National archive sites launched to preserve ancient Chinese texts

After three years of construction, China inaugurated the National Publications and Culture Archive to preserve the country’s ancient texts and modern publications.

The head office in Beijing and three branches in Xi’an, Hangzhou and Guangzhou will now collaboratively preserve the country’s library resources.

Each location is divided into four areas – exhibition, preservation, tunnel storage and communication – to collect a variety of archives, including ancient books, bronze inscriptions, manuscripts and historical documents that record the history and the Chinese civilization.

Except for the collections, all venues will host exhibitions and hold research conferences and seminars to advance Chinese culture and boost cultural exchange.

“The national archives serve as a general database of national bibliological resources and a ‘seed gene bank’ of Chinese culture. They are cultural treasures that should be passed on to future generations,” said Bureau member Huang Kunming. Communist Party policy. of the China Central Committee and head of the Publicity Department of the CPC Central Committee, said at the inauguration ceremony in Beijing on July 23.

The establishment of NAPC is one of the major cultural projects supported by the central government in China’s 14th Five-Year Plan (2021-25). All collections are kept separately in the four locations in case of unforeseen situations.

Ti Gong

A bird’s eye view of the Wenrun Pavilion in Hangzhou. The National Publications and Culture Archive, headquartered in Beijing and with three branches in Hangzhou, Xi’an and Guangzhou, is responsible for preserving the country’s library resources.

The Hangzhou sub-location is called the Wenrun Pavilion (文润阁), which literally means “culturally nurturing” in Chinese. It was designed by Wang Shu, the first Chinese winner of the Pritzker Architecture Prize in 2012 and also Dean of the School of Architecture at the China Academy of Art.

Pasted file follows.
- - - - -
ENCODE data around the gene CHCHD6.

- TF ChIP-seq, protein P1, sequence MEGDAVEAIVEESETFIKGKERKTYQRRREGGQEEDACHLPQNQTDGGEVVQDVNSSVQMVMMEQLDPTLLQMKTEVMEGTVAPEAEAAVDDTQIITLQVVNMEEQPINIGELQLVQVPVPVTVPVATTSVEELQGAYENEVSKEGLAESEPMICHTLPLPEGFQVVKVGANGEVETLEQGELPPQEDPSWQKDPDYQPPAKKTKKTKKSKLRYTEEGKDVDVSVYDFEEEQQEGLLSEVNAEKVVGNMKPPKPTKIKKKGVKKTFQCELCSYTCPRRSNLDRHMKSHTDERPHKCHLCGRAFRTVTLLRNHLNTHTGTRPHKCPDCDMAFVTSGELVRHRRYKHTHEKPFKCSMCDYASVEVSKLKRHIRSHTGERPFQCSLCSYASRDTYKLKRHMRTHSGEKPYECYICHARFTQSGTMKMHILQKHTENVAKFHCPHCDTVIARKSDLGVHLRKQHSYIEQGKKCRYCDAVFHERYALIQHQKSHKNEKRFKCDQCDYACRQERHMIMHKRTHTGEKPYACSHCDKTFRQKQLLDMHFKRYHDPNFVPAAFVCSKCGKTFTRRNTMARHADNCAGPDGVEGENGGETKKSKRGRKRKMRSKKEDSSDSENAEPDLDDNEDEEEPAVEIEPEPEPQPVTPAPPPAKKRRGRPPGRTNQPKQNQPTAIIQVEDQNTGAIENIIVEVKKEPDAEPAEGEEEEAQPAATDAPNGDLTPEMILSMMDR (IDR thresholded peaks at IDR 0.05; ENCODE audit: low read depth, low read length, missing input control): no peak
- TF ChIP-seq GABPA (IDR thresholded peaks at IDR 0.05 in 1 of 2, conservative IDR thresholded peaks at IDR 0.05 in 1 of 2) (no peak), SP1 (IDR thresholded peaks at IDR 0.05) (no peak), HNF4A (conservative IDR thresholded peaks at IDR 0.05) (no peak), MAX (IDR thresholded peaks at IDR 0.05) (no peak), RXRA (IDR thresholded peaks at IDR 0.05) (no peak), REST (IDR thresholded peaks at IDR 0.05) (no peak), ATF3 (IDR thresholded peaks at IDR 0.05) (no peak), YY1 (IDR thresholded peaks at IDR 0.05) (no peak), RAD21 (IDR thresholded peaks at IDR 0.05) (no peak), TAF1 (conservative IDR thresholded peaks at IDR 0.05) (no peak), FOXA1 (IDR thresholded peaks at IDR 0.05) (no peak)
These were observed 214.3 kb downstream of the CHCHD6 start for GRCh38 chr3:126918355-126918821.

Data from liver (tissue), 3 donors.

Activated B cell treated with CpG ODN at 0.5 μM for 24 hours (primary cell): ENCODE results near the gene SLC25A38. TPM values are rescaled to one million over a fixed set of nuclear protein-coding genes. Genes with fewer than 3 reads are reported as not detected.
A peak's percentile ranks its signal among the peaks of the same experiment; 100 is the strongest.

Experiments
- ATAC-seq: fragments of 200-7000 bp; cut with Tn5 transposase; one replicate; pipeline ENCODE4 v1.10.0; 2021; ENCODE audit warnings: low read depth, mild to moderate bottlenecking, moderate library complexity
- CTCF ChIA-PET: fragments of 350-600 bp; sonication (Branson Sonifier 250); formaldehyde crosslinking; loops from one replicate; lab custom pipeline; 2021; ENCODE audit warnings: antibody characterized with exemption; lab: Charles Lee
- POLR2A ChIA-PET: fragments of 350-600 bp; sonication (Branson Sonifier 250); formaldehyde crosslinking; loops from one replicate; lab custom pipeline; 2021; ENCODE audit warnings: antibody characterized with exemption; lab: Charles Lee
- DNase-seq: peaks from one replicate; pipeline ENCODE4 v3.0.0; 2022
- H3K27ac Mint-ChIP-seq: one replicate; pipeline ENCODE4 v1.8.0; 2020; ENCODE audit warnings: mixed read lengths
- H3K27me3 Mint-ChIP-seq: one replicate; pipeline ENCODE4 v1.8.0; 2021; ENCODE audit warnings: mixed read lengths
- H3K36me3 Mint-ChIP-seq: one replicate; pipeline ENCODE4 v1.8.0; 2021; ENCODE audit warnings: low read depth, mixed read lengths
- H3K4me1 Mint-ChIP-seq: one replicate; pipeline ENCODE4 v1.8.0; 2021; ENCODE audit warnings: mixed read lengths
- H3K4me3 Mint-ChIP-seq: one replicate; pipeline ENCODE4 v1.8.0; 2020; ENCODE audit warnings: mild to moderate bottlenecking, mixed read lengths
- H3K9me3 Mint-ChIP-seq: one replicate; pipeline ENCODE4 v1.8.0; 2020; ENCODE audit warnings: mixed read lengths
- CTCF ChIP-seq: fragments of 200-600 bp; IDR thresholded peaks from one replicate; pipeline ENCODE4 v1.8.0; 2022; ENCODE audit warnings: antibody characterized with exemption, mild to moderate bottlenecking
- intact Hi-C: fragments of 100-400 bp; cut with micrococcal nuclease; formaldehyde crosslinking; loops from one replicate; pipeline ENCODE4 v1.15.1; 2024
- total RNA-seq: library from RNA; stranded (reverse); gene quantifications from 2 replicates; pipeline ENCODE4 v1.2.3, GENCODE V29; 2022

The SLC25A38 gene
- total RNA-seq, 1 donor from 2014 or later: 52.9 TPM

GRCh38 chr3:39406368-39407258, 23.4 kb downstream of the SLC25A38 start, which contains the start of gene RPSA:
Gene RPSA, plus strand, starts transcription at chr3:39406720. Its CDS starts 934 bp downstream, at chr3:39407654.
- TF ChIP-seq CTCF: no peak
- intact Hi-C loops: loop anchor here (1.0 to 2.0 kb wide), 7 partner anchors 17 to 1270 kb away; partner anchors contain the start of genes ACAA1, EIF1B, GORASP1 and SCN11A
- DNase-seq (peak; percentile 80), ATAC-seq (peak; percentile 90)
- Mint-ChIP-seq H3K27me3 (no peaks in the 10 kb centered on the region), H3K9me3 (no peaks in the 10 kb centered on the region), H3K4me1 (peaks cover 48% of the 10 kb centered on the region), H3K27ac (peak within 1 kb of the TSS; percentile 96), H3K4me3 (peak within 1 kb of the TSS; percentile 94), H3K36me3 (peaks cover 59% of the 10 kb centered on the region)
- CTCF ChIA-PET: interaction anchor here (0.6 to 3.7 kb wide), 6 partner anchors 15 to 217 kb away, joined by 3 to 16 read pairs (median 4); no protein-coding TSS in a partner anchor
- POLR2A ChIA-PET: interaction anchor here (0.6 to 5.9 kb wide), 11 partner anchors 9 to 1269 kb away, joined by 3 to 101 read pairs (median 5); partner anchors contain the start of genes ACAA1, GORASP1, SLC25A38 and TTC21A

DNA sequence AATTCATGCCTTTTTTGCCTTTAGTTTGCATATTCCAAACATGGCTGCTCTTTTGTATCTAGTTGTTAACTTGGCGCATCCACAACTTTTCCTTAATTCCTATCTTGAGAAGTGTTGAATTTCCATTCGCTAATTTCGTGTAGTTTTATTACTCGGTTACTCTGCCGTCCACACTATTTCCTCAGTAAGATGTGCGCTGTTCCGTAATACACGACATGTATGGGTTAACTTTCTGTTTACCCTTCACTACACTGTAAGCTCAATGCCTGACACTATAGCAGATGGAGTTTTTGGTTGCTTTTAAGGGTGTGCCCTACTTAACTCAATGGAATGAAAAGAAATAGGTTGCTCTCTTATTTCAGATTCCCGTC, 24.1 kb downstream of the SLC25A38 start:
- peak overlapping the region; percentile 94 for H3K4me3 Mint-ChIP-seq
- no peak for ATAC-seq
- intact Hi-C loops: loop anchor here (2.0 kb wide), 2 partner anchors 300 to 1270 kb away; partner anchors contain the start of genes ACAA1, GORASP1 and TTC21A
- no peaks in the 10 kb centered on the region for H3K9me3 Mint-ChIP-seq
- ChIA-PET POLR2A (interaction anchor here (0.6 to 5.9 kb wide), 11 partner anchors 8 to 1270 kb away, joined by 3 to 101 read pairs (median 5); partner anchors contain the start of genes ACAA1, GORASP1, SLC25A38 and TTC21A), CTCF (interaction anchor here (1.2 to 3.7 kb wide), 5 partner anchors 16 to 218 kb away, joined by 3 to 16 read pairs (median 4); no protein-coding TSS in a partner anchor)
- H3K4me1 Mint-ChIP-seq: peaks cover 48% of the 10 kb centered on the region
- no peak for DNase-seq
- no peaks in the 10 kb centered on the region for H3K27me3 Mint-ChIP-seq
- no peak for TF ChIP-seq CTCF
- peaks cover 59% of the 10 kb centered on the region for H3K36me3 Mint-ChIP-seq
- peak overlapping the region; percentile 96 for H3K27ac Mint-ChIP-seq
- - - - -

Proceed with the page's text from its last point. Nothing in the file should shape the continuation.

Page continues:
Wang has been exploring Song Dynasty (960-1279) architecture for many years. Although few mansions and gardens from this period have survived through the dynasties, he was inspired by ancient paintings to design the place with Hangzhou elements.

Hangzhou had been the center of book publishing in the Song Dynasty when the city served as the national capital. His books found favor with scholars due to the quality and elaborate production techniques.

At the end of the Qing dynasty (1644-1911), the city became a Mecca for bibliophiles. Libraries and private places were installed throughout the city and a myriad of ancient archives were protected.

Although most of them were destroyed in the ensuing periods of social unrest, a few survived and became tangible proof of past glory.

National archive sites launched to preserve ancient Chinese texts

Ti Gong

The Wenrun Pavilion is designed to showcase elements of Hangzhou.

“Today, the city still holds hundreds of thousands of wooden blocks, ranging from the Song Dynasty to the Republic of China (1912-1949). Professionals continue to comb through the wooden blocks, which would be a major feature of our site,” said Wu Xueyong, director of the Wenrun Pavilion Organizing Team.

The newly built Wenrun Pavilion has an exhibition area of ​​7,000 square meters and a preservation area of ​​50,000 square meters.

It is by far the most modern venue in Zhejiang Province as it uses temperature and humidity controls to maintain the quality of the documents in the collection.

In recent years, the Zhejiang government has made great efforts to protect ancient records.

“The Great Series of Chinese Paintings Through the Ages”, compiled and published by Zhejiang University and the Zhejiang Cultural Heritage Bureau, is a large-scale national project covering different dynasties and countries.

Since its launch in 2005, nearly 12,500 ancient Chinese paintings have been featured in the book series.

Today it is dubbed “the most comprehensive collection of Chinese paintings” with the most authentic image registration and finest print quality – one of the best of its kind in the world.

“The Great Series of Chinese Paintings Through the Ages” is now collected in the Wenrun Pavilion.